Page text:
The Rise of Consumer-Based Engagement and Other Insights From the Darden Leadership Communication Council

By Jay Hodgkins


The corporate functions of marketing and communication have always been intermingled, and they will only get closer as communication department-style storytelling becomes more important with the rise of content-based marketing.

“There has to be total strategic and tactical alignment” between the two departments, legendary corporate marketing chief Joe Tripodi said during the University of Virginia Darden School of Business Leadership Communication Council 2020 meeting. Serving as the featured speaker in the council’s annual James Rubin Conversation, named in honor of the late Darden Professor James Rubin, Tripodi served as the chief marketing officer at six companies, including Subway, The Coca-Cola Company, Seagram’s and Mastercard. He led the creation of Mastercard’s “Priceless” and Coca-Cola’s “Open Happiness” campaigns, which both won prestigious Cannes Lions awards.

Joe Tripodi

Joe Tripodi, pictured during his time serving as chief marketing officer of The Coca-Cola Company

Speaking virtually to a council of corporate communicators led by Darden Professors June West and Steve Soltis, Tripodi said new digital technologies and social media have disrupted the old way of marketing that was often heavily focused on TV and other conventional forms of advertising. At a company like Coca-Cola, Tripodi said consumer-created content is up to 90 percent of the creative content being shared among consumers; not company creative content.

“The intrusion-based marketing model is dying,” he said. “It’s no more ‘spray and pray.’ Now, it’s consumer-based engagement.”

Though the skills of communicators are more valuable than ever in this new landscape, Tripodi acknowledged that many companies have not adjusted by bringing their communications teams and skills to the core of the marketing decision-making process. For communicators who don’t have a seat at the table, Tripodi urged them to fight for one.

“My primary advice is to insert yourself in the process early on so you can see how the baby is being made rather than being handed something at the end,” Tripodi said. “You must not have a wall. Figure out a way to force your way in and get people to see the bigger picture of the synergy between [marketing and communications].”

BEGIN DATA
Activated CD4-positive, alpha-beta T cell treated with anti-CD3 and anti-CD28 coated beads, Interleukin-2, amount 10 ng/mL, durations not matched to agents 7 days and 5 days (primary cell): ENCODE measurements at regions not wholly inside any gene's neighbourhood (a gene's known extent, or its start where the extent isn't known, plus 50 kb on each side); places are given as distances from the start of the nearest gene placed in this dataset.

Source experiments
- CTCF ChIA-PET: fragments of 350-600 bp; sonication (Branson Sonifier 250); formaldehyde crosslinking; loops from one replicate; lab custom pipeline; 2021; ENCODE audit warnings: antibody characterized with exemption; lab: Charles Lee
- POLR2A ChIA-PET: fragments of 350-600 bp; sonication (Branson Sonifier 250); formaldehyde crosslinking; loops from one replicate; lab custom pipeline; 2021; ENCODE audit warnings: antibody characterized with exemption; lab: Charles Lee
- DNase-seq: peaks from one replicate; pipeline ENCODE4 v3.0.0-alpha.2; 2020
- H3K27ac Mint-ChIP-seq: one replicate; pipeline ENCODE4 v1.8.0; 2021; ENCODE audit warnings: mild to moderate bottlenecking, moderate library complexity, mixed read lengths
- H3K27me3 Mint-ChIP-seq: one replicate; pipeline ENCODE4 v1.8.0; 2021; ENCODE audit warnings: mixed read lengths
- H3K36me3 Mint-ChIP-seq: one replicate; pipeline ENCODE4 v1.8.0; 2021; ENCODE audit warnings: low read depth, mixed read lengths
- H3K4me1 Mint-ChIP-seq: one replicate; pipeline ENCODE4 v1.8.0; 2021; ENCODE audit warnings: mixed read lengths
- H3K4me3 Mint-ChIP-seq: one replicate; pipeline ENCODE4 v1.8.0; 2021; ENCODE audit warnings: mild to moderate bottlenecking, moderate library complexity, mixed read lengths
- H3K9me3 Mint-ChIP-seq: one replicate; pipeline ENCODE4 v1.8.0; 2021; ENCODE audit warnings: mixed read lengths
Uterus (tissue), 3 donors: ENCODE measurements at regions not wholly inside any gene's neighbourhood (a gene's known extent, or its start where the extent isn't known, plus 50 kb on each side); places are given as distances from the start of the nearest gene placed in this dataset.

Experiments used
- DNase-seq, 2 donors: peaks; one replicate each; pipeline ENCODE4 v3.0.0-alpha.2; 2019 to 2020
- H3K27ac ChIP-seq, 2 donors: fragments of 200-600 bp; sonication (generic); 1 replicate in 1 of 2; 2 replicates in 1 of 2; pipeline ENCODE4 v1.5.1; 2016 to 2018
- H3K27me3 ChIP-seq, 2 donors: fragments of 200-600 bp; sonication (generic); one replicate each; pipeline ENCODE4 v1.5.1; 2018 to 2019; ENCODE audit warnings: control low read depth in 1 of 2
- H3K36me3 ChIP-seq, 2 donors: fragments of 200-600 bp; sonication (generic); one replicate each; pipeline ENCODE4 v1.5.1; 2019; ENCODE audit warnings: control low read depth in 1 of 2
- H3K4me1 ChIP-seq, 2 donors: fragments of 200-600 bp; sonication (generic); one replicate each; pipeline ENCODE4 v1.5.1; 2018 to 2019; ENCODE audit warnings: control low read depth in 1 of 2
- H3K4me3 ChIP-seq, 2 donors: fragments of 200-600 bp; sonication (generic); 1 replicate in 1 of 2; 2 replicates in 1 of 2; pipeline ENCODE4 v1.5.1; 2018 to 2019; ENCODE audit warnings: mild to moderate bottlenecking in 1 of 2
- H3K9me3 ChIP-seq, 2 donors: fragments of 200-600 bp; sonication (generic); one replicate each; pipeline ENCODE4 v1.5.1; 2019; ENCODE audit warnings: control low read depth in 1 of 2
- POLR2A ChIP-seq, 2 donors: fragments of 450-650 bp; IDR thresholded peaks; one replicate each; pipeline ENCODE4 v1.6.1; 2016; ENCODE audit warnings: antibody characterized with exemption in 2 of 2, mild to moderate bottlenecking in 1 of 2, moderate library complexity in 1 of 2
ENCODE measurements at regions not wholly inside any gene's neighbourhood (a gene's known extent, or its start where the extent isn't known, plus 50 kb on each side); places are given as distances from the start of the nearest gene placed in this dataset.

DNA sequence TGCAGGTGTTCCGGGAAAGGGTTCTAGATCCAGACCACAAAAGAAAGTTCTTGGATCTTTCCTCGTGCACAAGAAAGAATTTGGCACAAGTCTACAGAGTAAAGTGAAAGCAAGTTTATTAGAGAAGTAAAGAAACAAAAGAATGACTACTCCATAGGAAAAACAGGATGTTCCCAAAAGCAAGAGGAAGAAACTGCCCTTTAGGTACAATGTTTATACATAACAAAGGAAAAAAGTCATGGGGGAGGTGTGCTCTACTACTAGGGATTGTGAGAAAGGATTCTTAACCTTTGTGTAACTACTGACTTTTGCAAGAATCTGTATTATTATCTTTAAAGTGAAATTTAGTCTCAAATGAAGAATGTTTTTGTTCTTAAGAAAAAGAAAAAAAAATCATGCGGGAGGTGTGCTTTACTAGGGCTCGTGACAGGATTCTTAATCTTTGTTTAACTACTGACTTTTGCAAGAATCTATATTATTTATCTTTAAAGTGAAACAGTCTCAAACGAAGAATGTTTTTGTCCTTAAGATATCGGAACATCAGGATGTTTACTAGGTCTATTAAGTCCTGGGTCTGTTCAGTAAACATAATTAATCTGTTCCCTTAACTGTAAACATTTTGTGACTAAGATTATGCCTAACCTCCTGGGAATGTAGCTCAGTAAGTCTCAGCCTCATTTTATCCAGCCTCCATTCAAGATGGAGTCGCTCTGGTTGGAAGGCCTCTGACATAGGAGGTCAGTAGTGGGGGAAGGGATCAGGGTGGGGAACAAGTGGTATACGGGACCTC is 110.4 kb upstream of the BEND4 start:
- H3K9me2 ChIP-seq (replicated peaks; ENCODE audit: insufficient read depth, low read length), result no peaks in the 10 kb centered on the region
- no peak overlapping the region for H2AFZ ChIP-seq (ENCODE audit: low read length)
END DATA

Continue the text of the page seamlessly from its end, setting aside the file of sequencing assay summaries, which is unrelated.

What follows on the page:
Another issue in this new era of content-based marketing is unlocking the power of employees to be brand voices, Tripodi said. Companies willing to empower employees to share about the brands they serve can unlock a wave of positive and potentially viral content by tapping into their employees’ extensive social networks.

Brand Purpose and Relevance: Opportunities and Risks Abound

If he were to come back into a chief marketing officer role today, the now-retired Tripodi said the biggest challenge would be deciding how to keep a brand relevant and how much to wade into societal and cultural issues.

“They’re both connected,” Tripodi said. “We have to understand that, in your desire to keep your brand relevant and culturally relevant, you may offend some of your core base. But can you take a longer-term perspective and say, ‘This is the right thing to do?’”

Tripodi cited the NBA’s decision to embrace the social justice movement that rose in the wake of the killings of George Floyd, Breonna Taylor and others. He said the NBA’s decision may cause some short-term losses of fans or revenues, but it was the right thing to do for the league’s employees (its players) and society at large.

Based on his experience at Coca-Cola, which he described as “a mile wide and one-inch deep” on social issues when he arrived at the company, Tripodi advocated for companies to engage on the social issues that are most relevant to their brands and that they can address authentically. Tripodi helped Coca-Cola transition to a focus on “three Ws:” water use, well-being and women.

“If an issue is naturally part of the brand, I wanted them to not be afraid to talk about important issues,” Tripodi said. “There needs to be a cultural aspect and courage, and the communications people have to agree to want the brand to stand for something that it can speak fluently on.”

At the conclusion of the conversation, West thanked Tripodi for sharing his experiences with the council. “Thanks to contributors like Joe, our council members ensure Darden’s Communication area is current with the latest thought leadership while they also share leading expertise with each other.”

The Darden Leadership Communication Council was formed in 2018 to advise the Darden School in its aim to provide the best management communication program in the world.

“The council has had a significant impact on our learning and teaching over the past three years,” said Soltis. “Our members have played important roles in the classroom, in our readings and assignments, and in a number of executive education programs. They are all driven and inspired by the power of the UVA and Darden brands.”

About the University of Virginia Darden School of Business

The University of Virginia Darden School of Business delivers the world’s best business education experience to prepare entrepreneurial, global and responsible leaders through its MBA, Ph.D., MSBA and Executive Education programs. Darden’s top-ranked faculty is renowned for teaching excellence and advances practical business knowledge through research. Darden was established in 1955 at the University of Virginia, a top public university founded by Thomas Jefferson in 1819 in Charlottesville, Virginia.

 

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